Pink roses with dew
Bursting from the green foliage
Eaten by a goat
I wrote this haiku when in high school, and I still laugh whenever I read it. Do I think many people will agree it’s funny? No. The reason why shows what to avoid when presenting humorous material.
Juxtaposing items not usually seen together–like lovely roses and a hungry goat–can work if readers relate to the conflict. What’s the conflict here?
Roses are beautiful decorative plants that might require special care to flourish. Goats are indiscriminate eaters that can quickly devour the blossoms of a gardener’s labor. However, most people don’t tend roses or hang out with goats. Maybe the average person doesn’t fret over the transience of what they produce, either.
I have, and I do. That makes my haiku a personal joke.
How to Share the Laugh
When writing or telling a joke, remember your audience. Consider whether they can relate. If they must think too hard, or you provide them no bridge to understanding, they won’t laugh at your punchline.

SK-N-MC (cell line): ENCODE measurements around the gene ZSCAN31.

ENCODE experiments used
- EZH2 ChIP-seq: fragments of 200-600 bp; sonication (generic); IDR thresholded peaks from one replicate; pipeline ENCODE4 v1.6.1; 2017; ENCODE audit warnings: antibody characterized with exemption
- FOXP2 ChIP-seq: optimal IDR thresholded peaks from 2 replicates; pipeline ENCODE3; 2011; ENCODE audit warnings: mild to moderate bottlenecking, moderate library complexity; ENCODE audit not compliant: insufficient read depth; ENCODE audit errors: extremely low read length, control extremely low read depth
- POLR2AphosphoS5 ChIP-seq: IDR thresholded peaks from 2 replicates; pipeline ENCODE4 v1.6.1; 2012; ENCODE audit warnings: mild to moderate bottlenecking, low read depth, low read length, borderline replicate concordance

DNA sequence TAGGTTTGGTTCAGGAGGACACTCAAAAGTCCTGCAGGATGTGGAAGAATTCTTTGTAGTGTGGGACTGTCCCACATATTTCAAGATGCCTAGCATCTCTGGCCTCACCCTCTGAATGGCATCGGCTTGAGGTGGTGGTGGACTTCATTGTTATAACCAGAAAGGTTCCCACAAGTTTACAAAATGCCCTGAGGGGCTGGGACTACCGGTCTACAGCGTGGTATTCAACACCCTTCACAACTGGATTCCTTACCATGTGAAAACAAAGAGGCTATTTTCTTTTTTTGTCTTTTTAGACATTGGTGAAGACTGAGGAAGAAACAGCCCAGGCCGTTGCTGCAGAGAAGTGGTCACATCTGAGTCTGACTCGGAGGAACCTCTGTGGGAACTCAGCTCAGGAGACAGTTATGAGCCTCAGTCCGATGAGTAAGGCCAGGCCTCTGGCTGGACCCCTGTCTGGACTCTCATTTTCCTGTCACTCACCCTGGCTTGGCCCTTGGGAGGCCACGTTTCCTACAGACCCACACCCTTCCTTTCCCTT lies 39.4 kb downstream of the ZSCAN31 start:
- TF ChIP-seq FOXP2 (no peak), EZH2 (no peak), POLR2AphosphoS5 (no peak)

Has anyone given you a perplexed stare and stated, “You’re funny.” Believe me, it’s creepy. This happens when they realize the comments you’ve made around them were jokes. Don’t make your readers or listeners work so hard to understand you. Learn from my mistakes.
Another mistake I’ve learned to avoid is providing too much detail. As Polonius said in Shakespeare’s Hamlet, “brevity is the soul of wit.” Brevity in this case means concise, not brief. Provide as much as needed to bring your audience to the punchline and no more. Unnecessary details also make them think too much.
Which brings us back to remember your audience. Know what they know and where to find the line between funny and serious.
“Think it’ll work?”
“It would take a miracle.”